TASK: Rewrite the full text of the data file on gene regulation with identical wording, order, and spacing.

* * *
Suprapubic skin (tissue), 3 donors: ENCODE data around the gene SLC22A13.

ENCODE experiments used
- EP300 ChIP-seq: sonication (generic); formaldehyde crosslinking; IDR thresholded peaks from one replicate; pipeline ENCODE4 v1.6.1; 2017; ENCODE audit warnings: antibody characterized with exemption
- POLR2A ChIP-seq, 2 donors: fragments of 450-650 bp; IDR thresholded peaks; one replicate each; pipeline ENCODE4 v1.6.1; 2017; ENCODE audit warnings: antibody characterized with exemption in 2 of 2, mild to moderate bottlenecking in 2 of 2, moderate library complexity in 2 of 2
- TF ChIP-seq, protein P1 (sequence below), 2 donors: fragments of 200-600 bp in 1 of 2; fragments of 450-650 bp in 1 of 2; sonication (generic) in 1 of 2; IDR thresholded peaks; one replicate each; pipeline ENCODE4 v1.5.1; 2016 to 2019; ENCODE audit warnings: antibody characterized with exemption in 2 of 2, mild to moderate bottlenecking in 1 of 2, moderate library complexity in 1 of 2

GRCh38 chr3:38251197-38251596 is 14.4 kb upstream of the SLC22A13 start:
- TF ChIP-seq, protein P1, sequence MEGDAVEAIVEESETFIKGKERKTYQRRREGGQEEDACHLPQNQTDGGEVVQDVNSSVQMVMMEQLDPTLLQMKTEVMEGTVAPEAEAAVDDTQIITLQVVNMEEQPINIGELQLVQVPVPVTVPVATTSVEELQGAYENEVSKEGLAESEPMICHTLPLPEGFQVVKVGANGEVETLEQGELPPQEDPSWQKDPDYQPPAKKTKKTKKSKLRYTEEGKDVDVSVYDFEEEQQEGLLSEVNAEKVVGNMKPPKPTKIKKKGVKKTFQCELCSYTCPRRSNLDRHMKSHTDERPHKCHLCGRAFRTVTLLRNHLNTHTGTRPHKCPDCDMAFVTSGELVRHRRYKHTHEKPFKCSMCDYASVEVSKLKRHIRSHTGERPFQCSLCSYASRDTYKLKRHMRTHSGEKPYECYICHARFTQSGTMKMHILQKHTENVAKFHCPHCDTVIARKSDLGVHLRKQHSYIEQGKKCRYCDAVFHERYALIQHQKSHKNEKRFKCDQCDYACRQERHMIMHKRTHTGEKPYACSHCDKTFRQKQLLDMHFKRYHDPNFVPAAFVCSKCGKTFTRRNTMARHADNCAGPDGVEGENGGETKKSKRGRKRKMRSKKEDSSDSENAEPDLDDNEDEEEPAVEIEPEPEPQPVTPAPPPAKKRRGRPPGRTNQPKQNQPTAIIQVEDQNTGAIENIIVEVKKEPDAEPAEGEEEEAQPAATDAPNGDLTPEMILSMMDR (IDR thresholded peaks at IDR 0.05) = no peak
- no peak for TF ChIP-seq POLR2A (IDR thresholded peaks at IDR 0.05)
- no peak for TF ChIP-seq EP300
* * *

Suprapubic skin (tissue), 3 donors: ENCODE data around the gene SLC22A13.

ENCODE experiments used
- EP300 ChIP-seq: sonication (generic); formaldehyde crosslinking; IDR thresholded peaks from one replicate; pipeline ENCODE4 v1.6.1; 2017; ENCODE audit warnings: antibody characterized with exemption
- POLR2A ChIP-seq, 2 donors: fragments of 450-650 bp; IDR thresholded peaks; one replicate each; pipeline ENCODE4 v1.6.1; 2017; ENCODE audit warnings: antibody characterized with exemption in 2 of 2, mild to moderate bottlenecking in 2 of 2, moderate library complexity in 2 of 2
- TF ChIP-seq, protein P1 (sequence below), 2 donors: fragments of 200-600 bp in 1 of 2; fragments of 450-650 bp in 1 of 2; sonication (generic) in 1 of 2; IDR thresholded peaks; one replicate each; pipeline ENCODE4 v1.5.1; 2016 to 2019; ENCODE audit warnings: antibody characterized with exemption in 2 of 2, mild to moderate bottlenecking in 1 of 2, moderate library complexity in 1 of 2

GRCh38 chr3:38251197-38251596 is 14.4 kb upstream of the SLC22A13 start:
- TF ChIP-seq, protein P1, sequence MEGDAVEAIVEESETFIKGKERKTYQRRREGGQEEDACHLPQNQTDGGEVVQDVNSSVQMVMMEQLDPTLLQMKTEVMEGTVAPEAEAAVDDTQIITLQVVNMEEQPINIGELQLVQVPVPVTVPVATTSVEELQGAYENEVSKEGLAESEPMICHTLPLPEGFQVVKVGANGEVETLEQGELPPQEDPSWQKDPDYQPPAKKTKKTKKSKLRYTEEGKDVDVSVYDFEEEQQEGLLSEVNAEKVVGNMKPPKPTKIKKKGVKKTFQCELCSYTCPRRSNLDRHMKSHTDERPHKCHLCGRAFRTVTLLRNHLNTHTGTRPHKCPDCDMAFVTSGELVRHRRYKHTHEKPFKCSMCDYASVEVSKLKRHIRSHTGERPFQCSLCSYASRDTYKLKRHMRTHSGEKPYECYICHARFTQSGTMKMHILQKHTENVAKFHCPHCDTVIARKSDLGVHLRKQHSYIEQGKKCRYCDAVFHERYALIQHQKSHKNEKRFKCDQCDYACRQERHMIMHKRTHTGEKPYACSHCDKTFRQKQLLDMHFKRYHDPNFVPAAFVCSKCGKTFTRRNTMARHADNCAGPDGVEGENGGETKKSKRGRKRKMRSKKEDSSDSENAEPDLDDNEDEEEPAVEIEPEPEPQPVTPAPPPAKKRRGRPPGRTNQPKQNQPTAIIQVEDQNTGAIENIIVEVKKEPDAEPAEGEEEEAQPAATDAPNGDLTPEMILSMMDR (IDR thresholded peaks at IDR 0.05) = no peak
- no peak for TF ChIP-seq POLR2A (IDR thresholded peaks at IDR 0.05)
- no peak for TF ChIP-seq EP300